#WiseUpWednesday: Losing The Right to Payment
This week’s “Wise Up Wednesday” is about Specialist Contractors unwittingly losing the right to payment.
It’s hard enough to make a profit when things go well. But when things go wrong and you are delayed through no fault of your own, you are entitled to be paid for that right?
You can lose that right completely under the terms of the NEC/3 contract if you don’t do what you need to do and at the time you need to do it.
And that could cost you £thousands…
Losing The Right To Be Paid Under The NEC/3 Contract
Compensation events are events which are not your fault, and they change the cost of the work, or the time needed to complete it. As a result, the prices, key dates or the completion date may be reassessed, and in many cases the you will be entitled to more time or money.
Examples of compensation events
There is a list of specific compensation events at clause 60.1. The list includes:
- Access prevention
- Failure to provide something e.g. information etc.
- Actions by the Employer or the Contractor
- Contractor not replying to a communication
- Contractor withholds acceptance
- Unexpected physical conditions
The list is fairly extensive, and you need to know how to ensure you take full advantage, and most importantly, avoid losing your entitlements altogether.
Notification of Compensation Events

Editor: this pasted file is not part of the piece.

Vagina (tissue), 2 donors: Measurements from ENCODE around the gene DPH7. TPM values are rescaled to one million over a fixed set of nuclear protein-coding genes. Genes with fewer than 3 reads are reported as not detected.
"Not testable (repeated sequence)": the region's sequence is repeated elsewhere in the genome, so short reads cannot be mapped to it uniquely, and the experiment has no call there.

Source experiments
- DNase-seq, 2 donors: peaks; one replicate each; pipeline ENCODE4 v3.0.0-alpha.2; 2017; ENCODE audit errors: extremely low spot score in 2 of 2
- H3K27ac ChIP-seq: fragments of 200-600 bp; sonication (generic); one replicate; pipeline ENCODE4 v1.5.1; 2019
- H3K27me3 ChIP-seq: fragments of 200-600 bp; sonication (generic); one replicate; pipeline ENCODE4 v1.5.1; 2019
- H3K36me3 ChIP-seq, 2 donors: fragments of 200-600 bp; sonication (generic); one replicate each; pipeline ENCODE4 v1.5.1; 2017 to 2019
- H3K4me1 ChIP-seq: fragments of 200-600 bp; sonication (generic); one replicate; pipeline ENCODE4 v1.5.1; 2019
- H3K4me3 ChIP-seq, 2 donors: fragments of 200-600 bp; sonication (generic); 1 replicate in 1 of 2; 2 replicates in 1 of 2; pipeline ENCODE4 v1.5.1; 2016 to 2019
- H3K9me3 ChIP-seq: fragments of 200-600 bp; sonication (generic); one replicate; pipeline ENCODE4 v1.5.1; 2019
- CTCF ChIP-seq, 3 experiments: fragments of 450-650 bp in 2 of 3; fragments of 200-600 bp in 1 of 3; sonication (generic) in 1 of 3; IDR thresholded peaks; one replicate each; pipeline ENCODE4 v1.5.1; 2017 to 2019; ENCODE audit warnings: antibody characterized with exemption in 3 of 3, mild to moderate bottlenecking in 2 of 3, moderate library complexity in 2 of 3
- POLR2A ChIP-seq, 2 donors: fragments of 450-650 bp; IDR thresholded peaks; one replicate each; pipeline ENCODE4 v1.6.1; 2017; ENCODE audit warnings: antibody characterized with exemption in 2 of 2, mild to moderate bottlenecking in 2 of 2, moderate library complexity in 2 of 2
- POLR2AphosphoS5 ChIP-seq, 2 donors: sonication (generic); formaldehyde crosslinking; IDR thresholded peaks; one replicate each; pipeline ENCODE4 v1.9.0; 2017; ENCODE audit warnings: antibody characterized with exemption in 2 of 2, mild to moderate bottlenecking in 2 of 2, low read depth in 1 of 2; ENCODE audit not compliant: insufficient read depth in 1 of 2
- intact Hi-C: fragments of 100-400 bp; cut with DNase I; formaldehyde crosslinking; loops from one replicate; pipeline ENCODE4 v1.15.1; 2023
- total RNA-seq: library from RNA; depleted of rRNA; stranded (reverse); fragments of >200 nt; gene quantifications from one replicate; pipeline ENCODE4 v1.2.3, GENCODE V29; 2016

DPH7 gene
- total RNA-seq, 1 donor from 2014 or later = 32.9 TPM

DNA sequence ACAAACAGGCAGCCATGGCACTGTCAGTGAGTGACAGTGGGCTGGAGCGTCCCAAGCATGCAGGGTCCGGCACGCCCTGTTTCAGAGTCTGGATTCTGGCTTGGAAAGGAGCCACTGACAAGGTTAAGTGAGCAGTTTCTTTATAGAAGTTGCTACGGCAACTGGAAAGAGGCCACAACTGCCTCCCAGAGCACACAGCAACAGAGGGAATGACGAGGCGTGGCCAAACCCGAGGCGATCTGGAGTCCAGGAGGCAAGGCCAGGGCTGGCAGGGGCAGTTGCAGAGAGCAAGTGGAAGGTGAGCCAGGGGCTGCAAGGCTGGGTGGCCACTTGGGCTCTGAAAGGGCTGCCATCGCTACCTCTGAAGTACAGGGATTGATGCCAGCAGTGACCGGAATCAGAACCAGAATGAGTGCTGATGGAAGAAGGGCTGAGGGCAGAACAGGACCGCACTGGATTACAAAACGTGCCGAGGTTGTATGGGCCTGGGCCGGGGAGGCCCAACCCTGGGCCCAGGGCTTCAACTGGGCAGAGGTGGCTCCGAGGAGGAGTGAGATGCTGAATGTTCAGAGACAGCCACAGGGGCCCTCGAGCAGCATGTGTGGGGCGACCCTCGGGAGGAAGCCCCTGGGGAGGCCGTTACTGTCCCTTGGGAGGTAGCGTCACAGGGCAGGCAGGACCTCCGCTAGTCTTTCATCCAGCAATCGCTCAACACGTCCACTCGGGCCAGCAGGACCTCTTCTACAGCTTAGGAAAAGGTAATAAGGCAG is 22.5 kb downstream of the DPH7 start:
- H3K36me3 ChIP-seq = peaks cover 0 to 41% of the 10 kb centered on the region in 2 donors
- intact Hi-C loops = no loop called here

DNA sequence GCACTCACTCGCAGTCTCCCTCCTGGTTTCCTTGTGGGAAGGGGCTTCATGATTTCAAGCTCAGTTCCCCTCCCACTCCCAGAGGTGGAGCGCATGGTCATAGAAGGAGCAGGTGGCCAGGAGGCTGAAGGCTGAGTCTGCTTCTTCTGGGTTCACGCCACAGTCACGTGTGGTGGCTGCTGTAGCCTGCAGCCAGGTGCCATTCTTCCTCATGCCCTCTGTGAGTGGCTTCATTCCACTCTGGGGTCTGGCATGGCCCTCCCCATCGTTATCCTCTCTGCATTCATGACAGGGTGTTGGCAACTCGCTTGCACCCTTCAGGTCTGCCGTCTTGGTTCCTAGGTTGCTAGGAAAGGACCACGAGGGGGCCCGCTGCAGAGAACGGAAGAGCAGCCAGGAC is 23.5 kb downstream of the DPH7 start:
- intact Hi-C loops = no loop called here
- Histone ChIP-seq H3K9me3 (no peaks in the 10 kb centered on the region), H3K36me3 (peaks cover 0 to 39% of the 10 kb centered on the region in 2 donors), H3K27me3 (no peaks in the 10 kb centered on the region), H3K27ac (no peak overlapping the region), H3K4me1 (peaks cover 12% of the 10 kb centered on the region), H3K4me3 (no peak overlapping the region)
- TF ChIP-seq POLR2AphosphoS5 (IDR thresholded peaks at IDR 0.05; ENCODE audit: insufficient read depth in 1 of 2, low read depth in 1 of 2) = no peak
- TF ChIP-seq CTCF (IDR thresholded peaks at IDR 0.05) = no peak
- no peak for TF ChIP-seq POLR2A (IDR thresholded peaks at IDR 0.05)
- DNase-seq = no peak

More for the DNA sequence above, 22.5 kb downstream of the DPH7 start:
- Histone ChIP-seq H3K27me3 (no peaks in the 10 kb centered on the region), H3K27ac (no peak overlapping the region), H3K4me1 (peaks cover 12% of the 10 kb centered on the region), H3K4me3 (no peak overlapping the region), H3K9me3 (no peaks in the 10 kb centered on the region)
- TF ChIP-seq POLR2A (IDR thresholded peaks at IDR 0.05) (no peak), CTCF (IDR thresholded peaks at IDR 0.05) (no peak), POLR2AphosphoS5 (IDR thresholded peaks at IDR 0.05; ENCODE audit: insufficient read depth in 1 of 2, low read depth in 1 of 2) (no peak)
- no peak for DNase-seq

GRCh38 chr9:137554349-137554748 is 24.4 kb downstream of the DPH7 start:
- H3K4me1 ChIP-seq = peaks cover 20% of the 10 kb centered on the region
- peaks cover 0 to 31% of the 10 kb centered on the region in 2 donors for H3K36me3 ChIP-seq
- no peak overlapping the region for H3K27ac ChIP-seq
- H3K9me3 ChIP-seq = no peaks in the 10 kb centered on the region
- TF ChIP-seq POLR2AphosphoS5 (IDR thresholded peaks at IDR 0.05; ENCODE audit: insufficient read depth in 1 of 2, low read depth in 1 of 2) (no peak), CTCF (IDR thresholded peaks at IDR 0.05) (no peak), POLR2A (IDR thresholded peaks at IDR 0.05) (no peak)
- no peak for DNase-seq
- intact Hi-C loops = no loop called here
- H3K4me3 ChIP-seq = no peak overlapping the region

The aim of the compensation event regime is for compensation events to be assessed as early as possible at the time they incur and not at the end of the project. For this reason, the NEC/3 form imposes strict notification provisions.
The mechanism for notification depends upon the type of compensation event but crucially, the notification of compensation events may be subject to a time bar at clause 61.3.
Clause 61.3 provides that if the Subcontractor does not notify a compensation event within seven weeks of becoming aware of the event, he is not entitled to a change in the prices, the completion date or a key date.
Depending on the facts and surrounding circumstances, any failure by the Subcontractor to notify a compensation event in accordance with clause 61.3 may operate as a time bar, and you will lose the right to be paid.
Applying the strict application set out in WW Gear Construction Ltd v McGee Group Ltd and Education 4 Ayrshire Ltd v South Ayrshire Council, to the NEC3 form, the wording of clause 61.3 leaves little doubt that a condition precedent is anticipated by the parties, and that means you won’t get paid.
It Is So Different It Is A Real Challenge
Unfortunately the NEC/3 is so different from any other contract terms that you will have used previously it is a real challenge. But it can be a massive opportunity to make money too. But, you have to know what to do.
Please don’t ignore the problems that the NEC/3 creates for you as a subcontractor, and please get advice from the outset, because it really will save you a fortune. And if you fancy learning more about what the NEC/3 is all about, and how it will morph into the NEC/4 please see the panel below.